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Hina Matsuri: An Early Spring Tradition

19th century Ukiyoe by Tsukioka Yoshitoshi (Japan, 1839-1892)

19th century Ukiyoe by Tsukioka Yoshitoshi (Japan, 1839-1892)

Every year on March 3rd, Hinamatsuri (Doll’s Festival) is celebrated in Japan. As one of five major seasonal festivals in the country, ceremonies and special dishes are prepared to ensure good fortune. It is easy to spot any Hinamatsuri celebration since it involves the display of elaborately crafted dolls representing the Imperial Court. In the old days, there was a broader tradition that involved making simple paper dolls called hitogata for religious purposes. The hinamatsuri gradually became a time to give thanks for the health and development of young girls. Over time, the intricately crafted artisan dolls came into flavor.

dolls-set

Creative Commons, Katorisi

Dolls in The Imperial Court

The most alluring aspect of the Hinamatsuri is, of course, the intricately crafted dolls (Hinakazari). These are displayed on a red-carpeted, platform called Hinadan, which represents the court of the Imperial household. The top level displays the Prince and Princess (this pair of dolls is the most basic of displays, called the Dairi Bina, which is often displayed inside a glass casing). In the full setting, the royalty are waited upon by the court ladies, musicians, and other attendants who sit on the lower levels along with decorations such as sake cups and elaborate chests of drawers.

From sometime in February, households with young daughters will display the ornately dressed figurines prominently, where they can be admired by family members and guests. However, once the festival is over the dolls and decorations are promptly packed away (superstition dictates that leaving them out too long will harm a daughter’s chances of marriage).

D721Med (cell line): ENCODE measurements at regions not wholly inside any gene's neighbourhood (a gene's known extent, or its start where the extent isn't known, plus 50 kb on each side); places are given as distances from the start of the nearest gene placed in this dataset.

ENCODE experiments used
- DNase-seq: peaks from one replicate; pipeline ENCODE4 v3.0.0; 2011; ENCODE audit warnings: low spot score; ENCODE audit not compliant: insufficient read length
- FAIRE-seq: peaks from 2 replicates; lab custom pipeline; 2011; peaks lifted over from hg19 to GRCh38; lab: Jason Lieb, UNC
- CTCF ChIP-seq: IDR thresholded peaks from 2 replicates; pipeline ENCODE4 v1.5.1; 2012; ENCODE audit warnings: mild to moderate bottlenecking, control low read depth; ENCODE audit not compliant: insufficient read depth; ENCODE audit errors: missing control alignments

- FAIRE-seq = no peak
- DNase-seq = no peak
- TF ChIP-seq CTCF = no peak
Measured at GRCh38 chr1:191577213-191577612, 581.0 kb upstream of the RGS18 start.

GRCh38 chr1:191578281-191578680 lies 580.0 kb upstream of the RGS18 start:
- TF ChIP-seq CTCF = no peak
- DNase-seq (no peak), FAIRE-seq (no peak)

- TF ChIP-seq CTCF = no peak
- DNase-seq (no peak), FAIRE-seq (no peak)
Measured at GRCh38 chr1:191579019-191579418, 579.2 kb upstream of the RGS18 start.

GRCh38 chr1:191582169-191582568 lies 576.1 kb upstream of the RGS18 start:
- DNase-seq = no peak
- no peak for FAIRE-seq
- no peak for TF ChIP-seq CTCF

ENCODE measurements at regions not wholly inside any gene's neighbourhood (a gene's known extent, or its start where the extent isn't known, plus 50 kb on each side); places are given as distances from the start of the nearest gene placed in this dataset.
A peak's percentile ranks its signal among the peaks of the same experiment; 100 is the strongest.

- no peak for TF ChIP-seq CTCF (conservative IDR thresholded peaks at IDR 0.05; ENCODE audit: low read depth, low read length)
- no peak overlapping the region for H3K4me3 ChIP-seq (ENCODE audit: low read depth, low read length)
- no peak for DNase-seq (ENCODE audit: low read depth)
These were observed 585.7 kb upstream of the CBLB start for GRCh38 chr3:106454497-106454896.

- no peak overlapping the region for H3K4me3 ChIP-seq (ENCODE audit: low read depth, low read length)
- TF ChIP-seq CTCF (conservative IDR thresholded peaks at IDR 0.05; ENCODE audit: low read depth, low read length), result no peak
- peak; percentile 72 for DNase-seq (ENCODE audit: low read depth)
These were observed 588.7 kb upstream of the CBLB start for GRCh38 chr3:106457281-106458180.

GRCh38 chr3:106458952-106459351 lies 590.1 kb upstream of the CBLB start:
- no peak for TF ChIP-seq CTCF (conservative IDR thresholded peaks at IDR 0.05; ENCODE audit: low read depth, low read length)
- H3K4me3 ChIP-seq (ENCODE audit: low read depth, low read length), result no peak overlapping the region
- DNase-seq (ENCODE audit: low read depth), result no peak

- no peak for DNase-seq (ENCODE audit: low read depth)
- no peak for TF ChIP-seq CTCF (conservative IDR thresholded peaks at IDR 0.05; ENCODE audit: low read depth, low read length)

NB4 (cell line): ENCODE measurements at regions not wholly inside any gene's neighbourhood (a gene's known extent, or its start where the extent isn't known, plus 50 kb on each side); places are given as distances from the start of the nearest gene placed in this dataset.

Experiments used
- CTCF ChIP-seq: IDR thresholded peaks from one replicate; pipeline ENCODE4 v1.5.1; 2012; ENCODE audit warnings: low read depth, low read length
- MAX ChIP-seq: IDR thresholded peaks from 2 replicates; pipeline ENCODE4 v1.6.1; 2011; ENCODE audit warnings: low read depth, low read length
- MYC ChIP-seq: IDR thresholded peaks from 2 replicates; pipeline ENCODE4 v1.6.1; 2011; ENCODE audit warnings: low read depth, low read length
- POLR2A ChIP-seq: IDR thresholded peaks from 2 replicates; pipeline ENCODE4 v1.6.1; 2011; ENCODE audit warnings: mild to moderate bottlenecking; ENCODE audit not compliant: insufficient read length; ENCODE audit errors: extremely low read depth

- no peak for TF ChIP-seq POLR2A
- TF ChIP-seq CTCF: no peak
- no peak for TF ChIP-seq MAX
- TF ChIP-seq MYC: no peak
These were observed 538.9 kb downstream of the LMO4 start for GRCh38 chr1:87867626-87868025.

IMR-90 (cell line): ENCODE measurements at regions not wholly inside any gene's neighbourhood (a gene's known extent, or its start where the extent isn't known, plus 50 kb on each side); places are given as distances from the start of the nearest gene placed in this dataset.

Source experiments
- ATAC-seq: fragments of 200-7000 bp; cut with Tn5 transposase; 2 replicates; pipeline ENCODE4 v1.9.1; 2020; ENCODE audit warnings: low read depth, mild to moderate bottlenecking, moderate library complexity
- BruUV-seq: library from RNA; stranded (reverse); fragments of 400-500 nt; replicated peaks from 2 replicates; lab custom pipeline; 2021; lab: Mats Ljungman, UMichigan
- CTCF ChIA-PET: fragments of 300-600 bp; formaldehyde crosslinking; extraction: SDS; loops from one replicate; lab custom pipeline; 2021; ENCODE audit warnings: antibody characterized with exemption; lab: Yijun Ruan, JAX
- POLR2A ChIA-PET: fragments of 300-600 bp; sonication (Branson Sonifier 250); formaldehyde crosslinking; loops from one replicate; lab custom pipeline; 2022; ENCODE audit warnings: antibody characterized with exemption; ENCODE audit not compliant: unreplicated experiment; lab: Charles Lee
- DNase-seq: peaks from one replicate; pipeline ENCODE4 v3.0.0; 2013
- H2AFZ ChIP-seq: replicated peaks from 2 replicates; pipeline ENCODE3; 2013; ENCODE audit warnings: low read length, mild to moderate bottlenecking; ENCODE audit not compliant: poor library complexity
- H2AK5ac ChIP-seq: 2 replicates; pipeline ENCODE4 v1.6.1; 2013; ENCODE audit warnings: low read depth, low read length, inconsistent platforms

Creative Commons (flickr), Takashi .M

Creative Commons, Takashi .M

Families often buy a new set of dolls when the first daughter is born, while others pass down the Hinakazari from one generation to the next. In the past it was not uncommon for new brides to take their set with them when they married. Undoubtedly, the hinadan represented one of the most splendid and valuable possession in the home and was cherished not just by girls, but the entire household.

Events and Activities with Hina Matsuri

Creative Commons, Midori

Creative Commons, Midori

In the days leading up to March 3 it is common for children to celebrate hinamatsuri by holding parties and enjoying such treats as hina-arare (multi-colored sweets made from rice and sugar), chirashi-zushi, clam soup, and red and white rice cakes called hishi-mochi. Traditionally, sprigs of peach blossoms are displayed along with dolls at these gatherings.

There are also exhibitions held across Japan that showcase the Hina Matsuri dolls, many are antiques created and preserved as historical relics. In Tokyo, there are also many displays for Hina Matsuri, and there are a variety of exhibitions in town. Below we list a couple of major exhibitions that are held annually.

megurogajoen1

Meguro Gajoen

At the Meguro Gajoen: this location in Meguro hosts a large, extensive display of Hina Matsuri dolls at its historically relevant and well preserved Hyakudan Kaidan (a series of seven extravagantly decorated rooms linked by a 99-step staircase that has great historical value, and is worth a visit in its own right). Throughout the year, the Hyakudan Kaidan hosts a number of exhibitions and events. The area would otherwise be closed to the public. For more info, visit: http://www.megurogajoen.co.jp/event/hinamaturi/

keio2

Keio Plaza

At Keio Plaza Hotel Tokyo: Every year, through February and March, the Keio Plaza Hotel Tokyo celebrates the Hina-matsuri festival. The main lobby, and other locations around the hotel, will showcase 6,500 handmade hanging silk dolls. In addition, a variety of bonsai are displayed to compliment the festival. For more info, visit: http://www.keioplaza.com/offers/events1601_01.html

hinabanner

Creative Commons, S Kitahashi

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